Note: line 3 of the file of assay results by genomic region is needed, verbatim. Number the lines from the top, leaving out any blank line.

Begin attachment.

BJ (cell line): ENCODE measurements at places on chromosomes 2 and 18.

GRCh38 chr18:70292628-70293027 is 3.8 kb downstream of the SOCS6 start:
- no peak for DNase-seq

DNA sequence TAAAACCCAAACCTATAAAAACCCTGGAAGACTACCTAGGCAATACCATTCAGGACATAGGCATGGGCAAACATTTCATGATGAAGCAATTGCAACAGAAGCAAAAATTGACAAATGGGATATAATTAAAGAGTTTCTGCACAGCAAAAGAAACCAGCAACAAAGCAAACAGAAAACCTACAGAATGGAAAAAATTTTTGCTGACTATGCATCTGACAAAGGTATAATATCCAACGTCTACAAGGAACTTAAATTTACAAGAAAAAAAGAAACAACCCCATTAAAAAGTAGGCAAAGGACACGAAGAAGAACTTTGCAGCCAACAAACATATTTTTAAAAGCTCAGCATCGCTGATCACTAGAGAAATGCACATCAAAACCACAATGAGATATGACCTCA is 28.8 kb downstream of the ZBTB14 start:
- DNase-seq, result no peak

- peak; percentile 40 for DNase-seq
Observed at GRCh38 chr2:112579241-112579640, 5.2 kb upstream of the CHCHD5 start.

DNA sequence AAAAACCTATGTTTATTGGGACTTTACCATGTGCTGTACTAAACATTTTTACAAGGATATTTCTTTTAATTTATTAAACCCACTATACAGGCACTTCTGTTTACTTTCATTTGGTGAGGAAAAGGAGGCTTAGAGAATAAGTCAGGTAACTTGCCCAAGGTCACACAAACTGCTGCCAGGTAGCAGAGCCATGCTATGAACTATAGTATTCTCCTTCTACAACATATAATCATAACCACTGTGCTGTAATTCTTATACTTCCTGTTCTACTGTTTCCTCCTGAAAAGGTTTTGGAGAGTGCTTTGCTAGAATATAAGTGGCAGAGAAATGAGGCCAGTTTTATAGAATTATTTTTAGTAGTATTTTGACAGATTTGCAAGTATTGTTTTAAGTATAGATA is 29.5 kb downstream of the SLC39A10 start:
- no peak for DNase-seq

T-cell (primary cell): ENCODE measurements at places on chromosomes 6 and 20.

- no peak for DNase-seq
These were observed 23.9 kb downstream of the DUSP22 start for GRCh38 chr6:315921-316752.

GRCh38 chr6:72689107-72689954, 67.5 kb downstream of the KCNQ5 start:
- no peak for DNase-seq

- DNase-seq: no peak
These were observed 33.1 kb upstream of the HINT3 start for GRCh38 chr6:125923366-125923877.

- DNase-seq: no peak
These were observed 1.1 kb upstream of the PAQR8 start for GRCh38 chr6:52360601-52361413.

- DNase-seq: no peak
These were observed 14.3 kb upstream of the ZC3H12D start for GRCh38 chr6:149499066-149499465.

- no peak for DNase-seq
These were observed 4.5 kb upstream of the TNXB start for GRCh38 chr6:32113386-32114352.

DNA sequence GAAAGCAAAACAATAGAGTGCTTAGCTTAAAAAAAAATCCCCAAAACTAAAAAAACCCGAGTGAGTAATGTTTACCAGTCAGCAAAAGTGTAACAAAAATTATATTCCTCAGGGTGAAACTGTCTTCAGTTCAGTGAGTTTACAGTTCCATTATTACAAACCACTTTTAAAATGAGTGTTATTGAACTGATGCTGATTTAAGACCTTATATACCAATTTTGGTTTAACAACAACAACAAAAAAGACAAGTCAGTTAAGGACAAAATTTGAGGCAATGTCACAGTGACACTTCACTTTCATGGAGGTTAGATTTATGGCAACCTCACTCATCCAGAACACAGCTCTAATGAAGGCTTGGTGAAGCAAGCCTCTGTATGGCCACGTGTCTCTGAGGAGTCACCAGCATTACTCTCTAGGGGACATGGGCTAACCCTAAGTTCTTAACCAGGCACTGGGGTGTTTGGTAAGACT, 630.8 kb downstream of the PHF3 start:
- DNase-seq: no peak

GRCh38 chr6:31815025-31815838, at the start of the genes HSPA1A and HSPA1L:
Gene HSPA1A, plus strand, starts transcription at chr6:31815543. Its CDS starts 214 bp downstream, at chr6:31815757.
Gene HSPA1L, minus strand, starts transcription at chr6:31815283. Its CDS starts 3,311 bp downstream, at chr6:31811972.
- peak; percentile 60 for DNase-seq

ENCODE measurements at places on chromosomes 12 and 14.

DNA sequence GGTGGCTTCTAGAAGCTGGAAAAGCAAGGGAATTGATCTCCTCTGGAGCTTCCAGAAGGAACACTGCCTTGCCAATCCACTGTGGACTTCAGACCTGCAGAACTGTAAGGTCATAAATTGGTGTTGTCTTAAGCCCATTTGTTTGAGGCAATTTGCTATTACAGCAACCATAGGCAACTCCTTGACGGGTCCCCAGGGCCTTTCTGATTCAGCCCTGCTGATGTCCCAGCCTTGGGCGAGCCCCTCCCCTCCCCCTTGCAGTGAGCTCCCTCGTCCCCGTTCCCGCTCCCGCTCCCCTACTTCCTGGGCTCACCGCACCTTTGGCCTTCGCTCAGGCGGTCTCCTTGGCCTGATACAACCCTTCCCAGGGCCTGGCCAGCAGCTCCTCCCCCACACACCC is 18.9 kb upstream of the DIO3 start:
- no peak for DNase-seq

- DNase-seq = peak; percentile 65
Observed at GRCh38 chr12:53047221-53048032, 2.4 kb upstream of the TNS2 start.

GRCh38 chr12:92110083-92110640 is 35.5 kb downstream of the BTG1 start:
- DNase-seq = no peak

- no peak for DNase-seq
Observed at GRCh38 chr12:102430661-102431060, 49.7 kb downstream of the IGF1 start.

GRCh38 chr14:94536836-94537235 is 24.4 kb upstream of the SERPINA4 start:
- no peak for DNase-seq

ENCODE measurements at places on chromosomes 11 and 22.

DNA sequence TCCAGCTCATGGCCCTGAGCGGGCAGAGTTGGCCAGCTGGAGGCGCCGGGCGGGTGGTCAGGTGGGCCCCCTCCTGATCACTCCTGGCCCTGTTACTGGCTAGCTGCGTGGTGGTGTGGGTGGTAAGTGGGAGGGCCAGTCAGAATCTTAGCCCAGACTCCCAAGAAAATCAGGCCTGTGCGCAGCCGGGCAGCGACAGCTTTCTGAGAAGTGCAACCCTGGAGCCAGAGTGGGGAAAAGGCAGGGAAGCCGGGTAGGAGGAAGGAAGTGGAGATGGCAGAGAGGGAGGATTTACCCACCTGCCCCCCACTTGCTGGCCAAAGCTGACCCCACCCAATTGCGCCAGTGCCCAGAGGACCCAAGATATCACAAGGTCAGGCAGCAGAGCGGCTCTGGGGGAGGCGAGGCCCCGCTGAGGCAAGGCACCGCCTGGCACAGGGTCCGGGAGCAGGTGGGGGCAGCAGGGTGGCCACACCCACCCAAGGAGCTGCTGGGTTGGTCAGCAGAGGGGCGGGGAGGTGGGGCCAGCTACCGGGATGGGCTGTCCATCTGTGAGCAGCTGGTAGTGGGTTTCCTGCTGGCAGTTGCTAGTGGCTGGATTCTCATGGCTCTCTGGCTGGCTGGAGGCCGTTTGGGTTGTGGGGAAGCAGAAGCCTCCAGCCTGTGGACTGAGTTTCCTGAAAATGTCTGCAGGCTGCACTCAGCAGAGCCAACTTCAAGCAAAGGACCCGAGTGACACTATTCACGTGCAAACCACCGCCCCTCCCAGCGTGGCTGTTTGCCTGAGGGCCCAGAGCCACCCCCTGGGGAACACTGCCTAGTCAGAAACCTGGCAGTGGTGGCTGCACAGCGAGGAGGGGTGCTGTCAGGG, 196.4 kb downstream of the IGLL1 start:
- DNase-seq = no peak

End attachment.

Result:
- no peak for DNase-seq